NIH report on intracranial stent points out need for upcoming large-scale clinical trial
A preliminary study funded by the National Institutes of Health found that a stent designed to open clogged arteries in the brain was successfully deployed in nearly all cases and significantly reduced arterial blockage in the short term. But data on the long-term benefit of the stent, compared to medical treatment alone, were inconclusive, prompting the upcoming launch of a large-scale randomized trial that is expected to provide definitive results. (2008-02-13)

New research highlights ineffectiveness of 'wonder drug' for alcohol use disorders
A new study, published in the Addiction journal, conducted by researchers from the University of Liverpool highlights the ineffectiveness of a specific drug treatment for alcohol use disorders. (2018-02-26)

University of Waterloo develops new way to fight HIV transmission
Scientists at the University of Waterloo have developed a new tool to protect women from HIV infection. (2018-04-16)

Methadone may reduce need for opioids after surgery
Patients undergoing spinal fusion surgery who are treated with methadone during the procedure require significantly less intravenous and oral opioids to manage postoperative pain, reports a new study published in the May issue of Anesthesiology, the peer-reviewed medical journal of the American Society of Anesthesiologists (ASA). (2017-04-24)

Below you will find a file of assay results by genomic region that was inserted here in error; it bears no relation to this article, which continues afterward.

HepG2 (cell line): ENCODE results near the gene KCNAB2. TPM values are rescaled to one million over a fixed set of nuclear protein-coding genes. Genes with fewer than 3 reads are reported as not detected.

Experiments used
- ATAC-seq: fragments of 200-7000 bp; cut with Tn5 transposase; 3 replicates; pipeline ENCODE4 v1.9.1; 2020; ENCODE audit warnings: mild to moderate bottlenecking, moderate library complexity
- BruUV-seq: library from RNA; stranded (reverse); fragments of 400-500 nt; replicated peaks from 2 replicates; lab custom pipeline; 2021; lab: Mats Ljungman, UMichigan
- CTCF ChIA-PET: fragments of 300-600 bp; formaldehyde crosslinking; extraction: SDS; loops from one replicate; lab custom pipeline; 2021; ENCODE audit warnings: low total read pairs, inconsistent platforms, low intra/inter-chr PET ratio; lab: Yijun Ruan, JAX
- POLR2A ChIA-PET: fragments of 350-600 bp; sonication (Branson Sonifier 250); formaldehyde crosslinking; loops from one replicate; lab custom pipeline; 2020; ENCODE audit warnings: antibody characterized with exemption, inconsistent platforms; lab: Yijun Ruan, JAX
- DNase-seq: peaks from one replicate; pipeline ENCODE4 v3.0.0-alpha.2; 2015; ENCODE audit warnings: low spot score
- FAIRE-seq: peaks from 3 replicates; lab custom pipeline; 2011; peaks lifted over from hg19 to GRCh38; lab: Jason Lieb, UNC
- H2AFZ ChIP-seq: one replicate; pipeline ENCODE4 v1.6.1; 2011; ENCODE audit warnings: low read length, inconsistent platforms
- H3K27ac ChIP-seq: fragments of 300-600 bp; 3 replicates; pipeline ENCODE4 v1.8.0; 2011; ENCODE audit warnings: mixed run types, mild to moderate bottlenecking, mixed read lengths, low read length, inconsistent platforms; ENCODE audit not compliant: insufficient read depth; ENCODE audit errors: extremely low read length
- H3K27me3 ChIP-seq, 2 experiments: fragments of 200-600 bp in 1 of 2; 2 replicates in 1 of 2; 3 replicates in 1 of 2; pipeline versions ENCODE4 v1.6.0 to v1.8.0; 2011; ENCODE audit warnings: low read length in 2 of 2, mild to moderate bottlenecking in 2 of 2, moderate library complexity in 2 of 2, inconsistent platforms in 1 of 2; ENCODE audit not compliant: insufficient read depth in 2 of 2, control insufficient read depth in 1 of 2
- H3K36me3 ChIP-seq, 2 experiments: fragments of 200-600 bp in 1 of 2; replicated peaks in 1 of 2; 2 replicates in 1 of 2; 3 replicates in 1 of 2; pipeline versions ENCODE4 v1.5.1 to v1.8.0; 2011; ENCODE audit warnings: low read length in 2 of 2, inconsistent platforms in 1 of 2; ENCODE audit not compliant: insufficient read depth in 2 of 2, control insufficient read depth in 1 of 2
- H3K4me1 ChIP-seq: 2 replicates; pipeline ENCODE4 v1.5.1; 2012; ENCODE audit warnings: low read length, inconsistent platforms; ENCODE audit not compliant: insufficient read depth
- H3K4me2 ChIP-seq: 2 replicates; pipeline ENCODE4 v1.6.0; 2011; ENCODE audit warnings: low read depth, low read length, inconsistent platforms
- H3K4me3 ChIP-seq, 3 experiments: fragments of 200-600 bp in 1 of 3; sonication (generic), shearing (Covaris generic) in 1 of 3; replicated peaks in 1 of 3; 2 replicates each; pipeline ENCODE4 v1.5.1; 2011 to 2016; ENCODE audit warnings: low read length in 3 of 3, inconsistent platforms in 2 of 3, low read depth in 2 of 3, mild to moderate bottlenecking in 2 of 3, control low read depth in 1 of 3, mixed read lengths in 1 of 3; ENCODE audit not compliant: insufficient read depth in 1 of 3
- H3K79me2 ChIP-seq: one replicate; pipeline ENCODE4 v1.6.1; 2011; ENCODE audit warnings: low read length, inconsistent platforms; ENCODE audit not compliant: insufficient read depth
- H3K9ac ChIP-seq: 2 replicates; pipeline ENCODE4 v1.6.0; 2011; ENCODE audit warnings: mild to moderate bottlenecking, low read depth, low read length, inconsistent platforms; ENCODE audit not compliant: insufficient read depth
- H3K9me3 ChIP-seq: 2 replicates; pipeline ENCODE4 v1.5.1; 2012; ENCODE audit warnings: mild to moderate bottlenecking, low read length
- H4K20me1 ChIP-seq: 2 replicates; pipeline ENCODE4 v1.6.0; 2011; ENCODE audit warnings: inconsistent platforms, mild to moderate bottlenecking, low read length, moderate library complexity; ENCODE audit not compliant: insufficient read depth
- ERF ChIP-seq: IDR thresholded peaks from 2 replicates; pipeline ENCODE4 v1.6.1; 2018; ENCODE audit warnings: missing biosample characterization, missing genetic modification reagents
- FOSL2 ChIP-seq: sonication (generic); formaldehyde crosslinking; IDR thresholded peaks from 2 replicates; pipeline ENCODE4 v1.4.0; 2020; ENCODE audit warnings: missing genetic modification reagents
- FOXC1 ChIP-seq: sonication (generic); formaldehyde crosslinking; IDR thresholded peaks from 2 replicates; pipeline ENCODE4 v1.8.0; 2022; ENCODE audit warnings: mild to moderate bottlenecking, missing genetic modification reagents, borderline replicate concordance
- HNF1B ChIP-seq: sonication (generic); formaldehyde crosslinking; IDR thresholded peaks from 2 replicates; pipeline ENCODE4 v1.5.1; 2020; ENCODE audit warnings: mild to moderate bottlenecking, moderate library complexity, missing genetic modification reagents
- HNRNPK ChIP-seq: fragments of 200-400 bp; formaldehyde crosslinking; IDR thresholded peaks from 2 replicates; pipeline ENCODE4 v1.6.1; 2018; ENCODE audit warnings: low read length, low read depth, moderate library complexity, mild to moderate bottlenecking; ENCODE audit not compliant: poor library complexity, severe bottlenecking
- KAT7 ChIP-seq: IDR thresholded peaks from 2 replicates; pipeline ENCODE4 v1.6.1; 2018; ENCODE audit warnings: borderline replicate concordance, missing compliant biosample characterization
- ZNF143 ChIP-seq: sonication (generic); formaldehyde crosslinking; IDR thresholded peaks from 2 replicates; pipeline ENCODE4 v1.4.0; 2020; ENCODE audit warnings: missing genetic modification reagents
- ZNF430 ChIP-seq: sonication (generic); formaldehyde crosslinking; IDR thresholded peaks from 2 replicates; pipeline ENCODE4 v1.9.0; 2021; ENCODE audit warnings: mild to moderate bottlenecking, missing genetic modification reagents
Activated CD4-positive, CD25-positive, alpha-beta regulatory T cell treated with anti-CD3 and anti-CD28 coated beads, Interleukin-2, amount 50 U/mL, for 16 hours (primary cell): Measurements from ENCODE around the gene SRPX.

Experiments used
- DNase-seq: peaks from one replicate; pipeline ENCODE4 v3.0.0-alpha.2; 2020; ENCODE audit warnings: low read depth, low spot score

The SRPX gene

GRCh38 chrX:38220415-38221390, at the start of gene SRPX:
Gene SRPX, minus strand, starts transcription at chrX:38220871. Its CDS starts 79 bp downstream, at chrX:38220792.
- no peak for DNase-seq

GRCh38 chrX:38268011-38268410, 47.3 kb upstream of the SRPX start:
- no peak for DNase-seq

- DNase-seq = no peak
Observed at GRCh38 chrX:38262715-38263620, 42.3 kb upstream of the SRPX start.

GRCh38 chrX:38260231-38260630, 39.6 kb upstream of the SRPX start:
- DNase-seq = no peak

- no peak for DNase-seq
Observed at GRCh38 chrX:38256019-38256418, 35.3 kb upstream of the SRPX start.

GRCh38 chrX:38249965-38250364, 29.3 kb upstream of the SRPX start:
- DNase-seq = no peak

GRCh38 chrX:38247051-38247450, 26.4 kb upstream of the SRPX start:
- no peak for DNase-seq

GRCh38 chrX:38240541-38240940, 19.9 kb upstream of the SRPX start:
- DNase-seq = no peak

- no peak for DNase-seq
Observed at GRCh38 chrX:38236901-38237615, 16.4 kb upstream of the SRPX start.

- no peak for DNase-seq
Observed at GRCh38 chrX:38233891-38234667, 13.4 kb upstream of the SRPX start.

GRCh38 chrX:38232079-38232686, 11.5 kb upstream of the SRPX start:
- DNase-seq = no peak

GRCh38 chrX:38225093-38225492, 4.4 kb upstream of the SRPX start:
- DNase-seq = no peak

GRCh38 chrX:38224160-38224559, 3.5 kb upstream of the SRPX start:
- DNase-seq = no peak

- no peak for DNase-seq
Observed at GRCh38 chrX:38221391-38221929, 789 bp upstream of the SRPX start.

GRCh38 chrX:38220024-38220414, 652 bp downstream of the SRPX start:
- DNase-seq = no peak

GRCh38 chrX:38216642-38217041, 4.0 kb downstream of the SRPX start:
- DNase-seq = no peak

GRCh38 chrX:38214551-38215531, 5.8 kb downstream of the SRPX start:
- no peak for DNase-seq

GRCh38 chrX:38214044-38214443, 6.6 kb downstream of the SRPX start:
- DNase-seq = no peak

Good news for kids with epilepsy
There's good news for kids with epilepsy. While several new drugs have come out in the last several years for adults with epilepsy, making those drugs available for children and teenagers has been delayed due to the challenges of testing new drugs on children. But an analysis of all the research published on adults and children shows that the positive results seen in adults appear to be similar in children. (2017-02-27)

Smoking study personalizes treatment
A simple blood test is allowing Vanderbilt University Medical Center (VUMC) researchers to determine which patients should be prescribed varenicline (Chantix) to stop smoking and which patients could do just as well, and avoid side effects, by using a nicotine patch. (2017-11-20)

New technology: Edible QR code can be the medicine of the future
Researchers at the University of Copenhagen have developed a new method for the production of medicine. They print medical drugs in QR coded patterns onto an edible material. The production can be tailored to fit each patient and has the potential to protect against wrong medication and fake medicine according to the researchers. (2018-02-02)

Weight loss medicines underutilized by veterans